Germany's exports were down in August by 5.2% dropping to €97.7bn (£71.8bn, $110.3bn) which is the largest month on month drop since the financial crisis of 2009, reported the country's Federal Statistics Office.

Imports were also down by 3.1% to €78.2bn, which amounted to the biggest monthly drop since November 2012, while manufacturing was also down from July figures by 1.3%.

Economists are blaming weakness in China and a slowdown in other emerging markets including Brazil and Russia.

There are further fears that the unfolding diesel emissions scandal at Volkswagen could exacerbate the slump in German exports. The carmaker accounted for 17.9% of Germany's €1.1tn of export revenues last year.

More bad news transpired in the form of Deutsche Bank's announcement that it's preparing for a €6bn pre-tax loss for the third quarter.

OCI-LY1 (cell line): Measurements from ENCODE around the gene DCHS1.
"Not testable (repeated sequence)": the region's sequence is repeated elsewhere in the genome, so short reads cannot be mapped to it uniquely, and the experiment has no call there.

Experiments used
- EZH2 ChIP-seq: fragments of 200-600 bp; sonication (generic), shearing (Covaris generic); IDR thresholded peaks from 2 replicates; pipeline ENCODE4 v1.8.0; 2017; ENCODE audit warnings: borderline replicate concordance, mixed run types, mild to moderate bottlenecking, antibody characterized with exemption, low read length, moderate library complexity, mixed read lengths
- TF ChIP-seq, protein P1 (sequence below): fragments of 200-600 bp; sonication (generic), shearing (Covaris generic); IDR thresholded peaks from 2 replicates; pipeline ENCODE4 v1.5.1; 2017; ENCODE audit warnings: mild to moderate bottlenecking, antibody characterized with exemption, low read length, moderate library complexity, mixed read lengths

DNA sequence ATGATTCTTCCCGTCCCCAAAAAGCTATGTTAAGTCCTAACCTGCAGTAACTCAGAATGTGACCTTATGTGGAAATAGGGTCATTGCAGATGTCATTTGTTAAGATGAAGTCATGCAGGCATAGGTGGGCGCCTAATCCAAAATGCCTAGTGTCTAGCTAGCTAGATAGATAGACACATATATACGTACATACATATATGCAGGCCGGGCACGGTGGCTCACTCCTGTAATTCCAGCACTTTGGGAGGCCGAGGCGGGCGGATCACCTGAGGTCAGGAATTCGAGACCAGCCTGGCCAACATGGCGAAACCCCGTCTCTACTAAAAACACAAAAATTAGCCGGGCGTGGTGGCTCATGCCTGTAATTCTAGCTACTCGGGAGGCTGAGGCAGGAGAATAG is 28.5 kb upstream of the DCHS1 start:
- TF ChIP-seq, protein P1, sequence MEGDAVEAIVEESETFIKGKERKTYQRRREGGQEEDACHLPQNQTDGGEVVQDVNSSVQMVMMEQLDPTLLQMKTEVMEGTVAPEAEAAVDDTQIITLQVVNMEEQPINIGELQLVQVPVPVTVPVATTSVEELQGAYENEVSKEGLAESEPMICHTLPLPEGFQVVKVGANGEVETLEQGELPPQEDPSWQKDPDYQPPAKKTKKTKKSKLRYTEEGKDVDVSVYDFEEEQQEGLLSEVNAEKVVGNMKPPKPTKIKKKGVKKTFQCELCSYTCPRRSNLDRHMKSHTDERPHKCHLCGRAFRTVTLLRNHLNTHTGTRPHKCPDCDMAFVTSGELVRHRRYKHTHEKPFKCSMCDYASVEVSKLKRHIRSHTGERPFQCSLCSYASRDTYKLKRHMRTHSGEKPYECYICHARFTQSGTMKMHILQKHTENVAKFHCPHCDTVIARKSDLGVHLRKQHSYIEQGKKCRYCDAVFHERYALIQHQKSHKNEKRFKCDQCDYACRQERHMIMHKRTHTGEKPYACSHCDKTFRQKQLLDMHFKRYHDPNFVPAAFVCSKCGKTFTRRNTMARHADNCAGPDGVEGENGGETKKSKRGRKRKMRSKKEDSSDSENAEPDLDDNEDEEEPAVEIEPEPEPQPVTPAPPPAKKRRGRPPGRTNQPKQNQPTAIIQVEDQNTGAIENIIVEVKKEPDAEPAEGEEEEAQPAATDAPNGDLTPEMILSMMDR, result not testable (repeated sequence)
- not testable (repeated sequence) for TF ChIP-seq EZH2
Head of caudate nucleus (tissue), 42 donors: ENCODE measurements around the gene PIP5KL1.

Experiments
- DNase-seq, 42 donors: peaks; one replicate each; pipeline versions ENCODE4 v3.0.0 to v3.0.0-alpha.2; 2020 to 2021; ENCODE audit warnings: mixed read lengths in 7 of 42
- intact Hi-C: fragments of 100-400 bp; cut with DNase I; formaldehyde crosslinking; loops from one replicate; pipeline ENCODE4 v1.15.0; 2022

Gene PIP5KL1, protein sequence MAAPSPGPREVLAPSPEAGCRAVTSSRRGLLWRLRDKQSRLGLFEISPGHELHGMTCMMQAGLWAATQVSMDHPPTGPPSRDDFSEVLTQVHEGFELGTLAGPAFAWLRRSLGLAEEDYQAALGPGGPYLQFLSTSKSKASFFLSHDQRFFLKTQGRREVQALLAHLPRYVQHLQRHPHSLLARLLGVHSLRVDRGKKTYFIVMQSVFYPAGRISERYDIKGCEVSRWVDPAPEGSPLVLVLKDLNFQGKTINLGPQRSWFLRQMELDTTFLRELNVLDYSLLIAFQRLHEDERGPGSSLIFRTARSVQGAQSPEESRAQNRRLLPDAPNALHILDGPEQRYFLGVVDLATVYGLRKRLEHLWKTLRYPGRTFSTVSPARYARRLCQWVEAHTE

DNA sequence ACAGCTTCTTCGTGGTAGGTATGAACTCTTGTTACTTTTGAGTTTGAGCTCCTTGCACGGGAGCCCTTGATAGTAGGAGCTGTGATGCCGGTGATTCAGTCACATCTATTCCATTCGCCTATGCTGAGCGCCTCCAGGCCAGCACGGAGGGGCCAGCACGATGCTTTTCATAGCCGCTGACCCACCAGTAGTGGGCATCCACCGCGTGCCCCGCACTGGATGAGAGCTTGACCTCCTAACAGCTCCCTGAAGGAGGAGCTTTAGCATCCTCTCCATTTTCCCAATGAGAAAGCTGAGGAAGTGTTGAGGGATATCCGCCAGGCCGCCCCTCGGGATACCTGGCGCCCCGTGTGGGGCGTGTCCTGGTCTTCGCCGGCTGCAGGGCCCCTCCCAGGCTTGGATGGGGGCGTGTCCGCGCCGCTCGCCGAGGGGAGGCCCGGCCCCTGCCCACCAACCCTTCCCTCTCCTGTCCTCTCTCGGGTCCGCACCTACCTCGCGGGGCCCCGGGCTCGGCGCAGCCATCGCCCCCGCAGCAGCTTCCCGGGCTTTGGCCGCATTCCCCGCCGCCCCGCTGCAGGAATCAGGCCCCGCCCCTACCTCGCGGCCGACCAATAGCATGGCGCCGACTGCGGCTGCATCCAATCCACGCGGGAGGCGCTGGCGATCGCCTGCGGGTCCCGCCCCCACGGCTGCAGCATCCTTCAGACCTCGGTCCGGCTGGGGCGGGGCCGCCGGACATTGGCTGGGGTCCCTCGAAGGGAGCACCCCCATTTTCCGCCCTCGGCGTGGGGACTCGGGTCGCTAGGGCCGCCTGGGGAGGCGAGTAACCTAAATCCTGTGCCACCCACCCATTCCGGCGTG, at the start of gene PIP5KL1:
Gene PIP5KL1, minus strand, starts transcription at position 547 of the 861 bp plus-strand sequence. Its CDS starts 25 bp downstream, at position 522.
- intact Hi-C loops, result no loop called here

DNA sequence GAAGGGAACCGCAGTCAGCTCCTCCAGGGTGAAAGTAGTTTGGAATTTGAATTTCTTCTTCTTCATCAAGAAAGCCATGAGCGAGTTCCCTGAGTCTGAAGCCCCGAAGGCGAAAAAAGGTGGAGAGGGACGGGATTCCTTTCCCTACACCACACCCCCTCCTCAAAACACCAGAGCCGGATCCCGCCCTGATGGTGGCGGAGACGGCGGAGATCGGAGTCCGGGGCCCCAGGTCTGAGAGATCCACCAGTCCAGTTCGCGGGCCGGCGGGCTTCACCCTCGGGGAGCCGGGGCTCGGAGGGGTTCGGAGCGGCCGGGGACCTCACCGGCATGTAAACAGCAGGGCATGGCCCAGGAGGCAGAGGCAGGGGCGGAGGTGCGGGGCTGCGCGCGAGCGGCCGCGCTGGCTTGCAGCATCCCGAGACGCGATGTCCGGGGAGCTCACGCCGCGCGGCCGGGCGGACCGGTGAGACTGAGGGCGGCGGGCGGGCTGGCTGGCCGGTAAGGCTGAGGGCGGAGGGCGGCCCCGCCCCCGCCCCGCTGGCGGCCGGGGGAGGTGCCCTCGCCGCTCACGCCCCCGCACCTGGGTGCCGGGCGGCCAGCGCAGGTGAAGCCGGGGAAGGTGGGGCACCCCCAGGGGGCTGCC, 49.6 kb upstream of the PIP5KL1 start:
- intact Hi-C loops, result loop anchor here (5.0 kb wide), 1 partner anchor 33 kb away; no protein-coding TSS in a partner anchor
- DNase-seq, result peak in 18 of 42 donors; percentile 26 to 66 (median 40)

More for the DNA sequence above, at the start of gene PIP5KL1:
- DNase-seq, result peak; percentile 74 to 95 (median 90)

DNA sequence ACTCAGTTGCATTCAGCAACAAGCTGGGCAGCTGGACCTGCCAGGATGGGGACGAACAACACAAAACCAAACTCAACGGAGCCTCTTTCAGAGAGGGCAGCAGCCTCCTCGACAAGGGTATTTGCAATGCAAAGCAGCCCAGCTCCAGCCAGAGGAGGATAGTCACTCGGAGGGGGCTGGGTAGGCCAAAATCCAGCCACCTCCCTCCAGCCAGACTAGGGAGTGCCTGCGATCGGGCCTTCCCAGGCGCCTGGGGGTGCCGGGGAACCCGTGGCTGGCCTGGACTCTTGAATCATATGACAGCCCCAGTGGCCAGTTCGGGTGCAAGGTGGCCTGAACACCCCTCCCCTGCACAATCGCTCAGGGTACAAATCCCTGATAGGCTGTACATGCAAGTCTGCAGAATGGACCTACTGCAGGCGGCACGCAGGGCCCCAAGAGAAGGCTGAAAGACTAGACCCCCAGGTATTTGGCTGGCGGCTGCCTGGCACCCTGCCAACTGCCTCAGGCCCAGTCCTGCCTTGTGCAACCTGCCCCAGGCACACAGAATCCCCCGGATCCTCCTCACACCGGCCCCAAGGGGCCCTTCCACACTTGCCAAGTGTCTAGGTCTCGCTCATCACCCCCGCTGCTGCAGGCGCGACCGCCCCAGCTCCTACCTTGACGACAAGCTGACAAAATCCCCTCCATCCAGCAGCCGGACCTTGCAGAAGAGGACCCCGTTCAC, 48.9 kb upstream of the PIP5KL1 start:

The German lender said it now expects $8 billion in total charges as it puts aside litigation provisions, implements huge writedowns and impairment charges for its stake in China's Hua Xia Bank.

There was some relief later for market watchers as ratings agency Moody's changed the outlook for Germany's banking system to "stable".

Moody's said the change reflects the removal of uncertainty surrounding government support, after it introduced a banking resolution framework.

German banks have significantly reduced exposure to volatile asset classes like global shipping, commercial real estate, and structured credit exposures, said the ratings agency.